16. Low Profile - We’re in This Together (Priority)
WC was a lot more entertaining on the MADD Circle stuff, but the beats and scratching make this worth a spin every now and then. “No Mercy” was my shit.
17. MC Lyte - Eyes On This (First Priority)
Call me misogynistic if you will, but I never bought any chick rap albums except for the first Salt ‘N Pepa, Latifah and anything involving Roxanne Shante. Only Lyte song I own is “10% Diss.”
18. Three Times Dope - Original Stylin’ (Arista)
Everything about this album is essential, from the beats to the raps to the concepts to the slang to the Jordan 3‘s on the cover.
19. Stezo - Crazy Noize (Fresh)
Thanks to strong production, this record is still decent. The 12″ version of “Freak The Funk” was the highlight.
20. Boogie Down Productions - Ghetto Music: the Blueprint of Hip-Hop (Jive)
As much as I appreciate KRS exploring ska breaks, this was just filling in time until Sex and Violence dropped.
21. Ice-T - The Iceberg/Freedom of Speech…Just Watch What You Say (Rhyme Syndicate)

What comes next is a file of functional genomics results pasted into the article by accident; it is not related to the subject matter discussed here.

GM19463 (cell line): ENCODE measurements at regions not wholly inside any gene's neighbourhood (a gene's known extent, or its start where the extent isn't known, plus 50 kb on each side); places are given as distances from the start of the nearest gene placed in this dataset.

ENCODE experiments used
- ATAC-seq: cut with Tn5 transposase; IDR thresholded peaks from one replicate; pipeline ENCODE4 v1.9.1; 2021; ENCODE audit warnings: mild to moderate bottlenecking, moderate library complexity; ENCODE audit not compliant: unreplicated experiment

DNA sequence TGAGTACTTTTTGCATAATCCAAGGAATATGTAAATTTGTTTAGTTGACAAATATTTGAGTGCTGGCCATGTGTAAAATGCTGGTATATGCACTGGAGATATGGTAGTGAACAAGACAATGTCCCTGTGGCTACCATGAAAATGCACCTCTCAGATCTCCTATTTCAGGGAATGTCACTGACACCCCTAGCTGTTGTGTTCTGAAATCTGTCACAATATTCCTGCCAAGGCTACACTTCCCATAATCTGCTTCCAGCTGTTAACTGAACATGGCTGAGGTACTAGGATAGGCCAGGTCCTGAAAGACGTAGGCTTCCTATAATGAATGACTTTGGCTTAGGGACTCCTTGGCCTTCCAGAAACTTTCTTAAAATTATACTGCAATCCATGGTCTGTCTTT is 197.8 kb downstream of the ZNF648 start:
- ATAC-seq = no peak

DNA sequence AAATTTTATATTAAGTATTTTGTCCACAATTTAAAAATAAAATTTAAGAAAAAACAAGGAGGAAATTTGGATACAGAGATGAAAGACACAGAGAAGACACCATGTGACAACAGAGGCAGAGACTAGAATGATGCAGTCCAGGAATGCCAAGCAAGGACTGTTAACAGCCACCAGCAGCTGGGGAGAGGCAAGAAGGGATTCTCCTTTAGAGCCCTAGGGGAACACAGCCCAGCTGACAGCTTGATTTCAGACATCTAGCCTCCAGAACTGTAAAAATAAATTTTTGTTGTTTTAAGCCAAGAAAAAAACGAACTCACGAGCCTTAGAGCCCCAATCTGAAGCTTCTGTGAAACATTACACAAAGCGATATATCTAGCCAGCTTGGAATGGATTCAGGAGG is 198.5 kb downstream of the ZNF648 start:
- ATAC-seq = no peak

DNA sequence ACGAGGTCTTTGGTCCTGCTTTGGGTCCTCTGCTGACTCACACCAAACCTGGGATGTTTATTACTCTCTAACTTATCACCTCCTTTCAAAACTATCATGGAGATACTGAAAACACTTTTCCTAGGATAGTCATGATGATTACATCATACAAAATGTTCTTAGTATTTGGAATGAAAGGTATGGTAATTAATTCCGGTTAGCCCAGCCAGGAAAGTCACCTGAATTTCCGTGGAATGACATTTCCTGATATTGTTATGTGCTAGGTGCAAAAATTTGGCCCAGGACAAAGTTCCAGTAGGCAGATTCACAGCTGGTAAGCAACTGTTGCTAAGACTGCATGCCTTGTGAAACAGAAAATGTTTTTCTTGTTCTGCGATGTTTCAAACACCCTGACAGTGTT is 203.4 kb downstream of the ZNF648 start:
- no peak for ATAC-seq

This LP was pretty good, but I still prefer the first two in terms of nostalgia value. Ice’s schtick was wearing a little thin by this point, although “New Jack Hustler” and the OG album were a great return to form. Special mention to the inner sleeve of this record though, which contained an intricate collage of photos of Ice with a veritable who’s who of rap royalty and various on tour fuckery.
22. Willie Dee - Controversy (Rap-a-Lot)
The pinnacle of Shout Rap, and possibly the greatest CD ever released by Rap-A-Lot. I still play this at least once a month.
23. Heavy D & the Boyz – Big Tyme (Uptown)
No disrespect, but I was never a fan of the Hevster.
24. Sir Mix-a-Lot - SWASS (Def American)
Is this the one that has “Square Dance Rap” on it? I’m gonna have to pass on this one too.
25. Kwame - The Boy Genius featuring a New Beginning (Atlantic)
Aw hell naw…
Bonus: Kool G Rap & DJ Polo - Road To The Riches (Cold Chillin’)
Listed as an 1988 album in the book, but the label says ’89 so I’ll include it here. The first three tracks are incredible, but loses focus halfway through with “Cars” and “She Loves Me, She Loves Me Not”. G Rap’s second album is a far superior package.
In summary, if I could choose five 1989 releases from this list, I’d go with Willie Dee, Geto Boys, Three Times Dope, Chill Rob G and EPMD.